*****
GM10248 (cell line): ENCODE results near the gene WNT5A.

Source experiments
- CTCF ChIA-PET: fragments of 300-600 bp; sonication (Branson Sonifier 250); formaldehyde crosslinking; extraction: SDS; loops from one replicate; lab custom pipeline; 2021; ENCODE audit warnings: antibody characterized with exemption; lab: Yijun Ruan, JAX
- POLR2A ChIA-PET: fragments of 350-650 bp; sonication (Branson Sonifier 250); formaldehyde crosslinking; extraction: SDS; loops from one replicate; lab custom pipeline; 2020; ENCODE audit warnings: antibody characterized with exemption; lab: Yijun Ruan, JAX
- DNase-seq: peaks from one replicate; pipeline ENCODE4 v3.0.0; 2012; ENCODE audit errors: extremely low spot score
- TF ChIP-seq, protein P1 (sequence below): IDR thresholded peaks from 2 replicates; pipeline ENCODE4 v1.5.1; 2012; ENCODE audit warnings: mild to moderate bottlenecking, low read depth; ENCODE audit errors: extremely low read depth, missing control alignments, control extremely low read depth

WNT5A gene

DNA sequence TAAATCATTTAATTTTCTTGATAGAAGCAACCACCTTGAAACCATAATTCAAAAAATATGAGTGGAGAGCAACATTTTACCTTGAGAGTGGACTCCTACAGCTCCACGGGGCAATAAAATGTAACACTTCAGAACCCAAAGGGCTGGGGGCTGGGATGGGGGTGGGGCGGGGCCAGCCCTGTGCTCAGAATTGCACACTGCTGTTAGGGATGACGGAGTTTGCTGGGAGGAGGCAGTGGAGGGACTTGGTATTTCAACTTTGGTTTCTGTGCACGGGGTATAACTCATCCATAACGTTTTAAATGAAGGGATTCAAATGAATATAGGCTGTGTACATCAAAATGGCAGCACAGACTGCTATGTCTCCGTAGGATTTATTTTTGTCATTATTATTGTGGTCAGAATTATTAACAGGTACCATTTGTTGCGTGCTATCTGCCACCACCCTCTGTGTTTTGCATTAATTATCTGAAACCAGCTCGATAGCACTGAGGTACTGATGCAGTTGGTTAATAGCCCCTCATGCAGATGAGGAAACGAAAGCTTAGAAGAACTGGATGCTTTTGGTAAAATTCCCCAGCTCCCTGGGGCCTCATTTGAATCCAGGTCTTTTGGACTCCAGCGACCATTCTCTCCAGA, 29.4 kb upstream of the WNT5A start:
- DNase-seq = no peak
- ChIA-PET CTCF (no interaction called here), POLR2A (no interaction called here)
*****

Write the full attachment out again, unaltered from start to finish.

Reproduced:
GM10248 (cell line): ENCODE results near the gene WNT5A.

Source experiments
- CTCF ChIA-PET: fragments of 300-600 bp; sonication (Branson Sonifier 250); formaldehyde crosslinking; extraction: SDS; loops from one replicate; lab custom pipeline; 2021; ENCODE audit warnings: antibody characterized with exemption; lab: Yijun Ruan, JAX
- POLR2A ChIA-PET: fragments of 350-650 bp; sonication (Branson Sonifier 250); formaldehyde crosslinking; extraction: SDS; loops from one replicate; lab custom pipeline; 2020; ENCODE audit warnings: antibody characterized with exemption; lab: Yijun Ruan, JAX
- DNase-seq: peaks from one replicate; pipeline ENCODE4 v3.0.0; 2012; ENCODE audit errors: extremely low spot score
- TF ChIP-seq, protein P1 (sequence below): IDR thresholded peaks from 2 replicates; pipeline ENCODE4 v1.5.1; 2012; ENCODE audit warnings: mild to moderate bottlenecking, low read depth; ENCODE audit errors: extremely low read depth, missing control alignments, control extremely low read depth

WNT5A gene

DNA sequence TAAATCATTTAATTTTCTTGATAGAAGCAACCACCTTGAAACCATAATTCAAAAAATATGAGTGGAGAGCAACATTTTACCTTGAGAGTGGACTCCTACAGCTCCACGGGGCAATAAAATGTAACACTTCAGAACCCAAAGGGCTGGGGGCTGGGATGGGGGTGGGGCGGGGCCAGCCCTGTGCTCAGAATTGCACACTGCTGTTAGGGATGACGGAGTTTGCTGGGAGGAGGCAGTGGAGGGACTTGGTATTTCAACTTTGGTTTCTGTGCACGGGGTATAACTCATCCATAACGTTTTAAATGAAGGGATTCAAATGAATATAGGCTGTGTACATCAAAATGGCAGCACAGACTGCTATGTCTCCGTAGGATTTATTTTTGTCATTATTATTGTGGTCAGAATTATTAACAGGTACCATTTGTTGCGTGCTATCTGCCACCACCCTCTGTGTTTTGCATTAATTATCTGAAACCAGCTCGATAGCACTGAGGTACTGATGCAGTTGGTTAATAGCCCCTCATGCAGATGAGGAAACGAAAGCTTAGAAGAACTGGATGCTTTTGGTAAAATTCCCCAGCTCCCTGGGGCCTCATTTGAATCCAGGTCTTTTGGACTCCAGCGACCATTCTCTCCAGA, 29.4 kb upstream of the WNT5A start:
- DNase-seq = no peak
- ChIA-PET CTCF (no interaction called here), POLR2A (no interaction called here)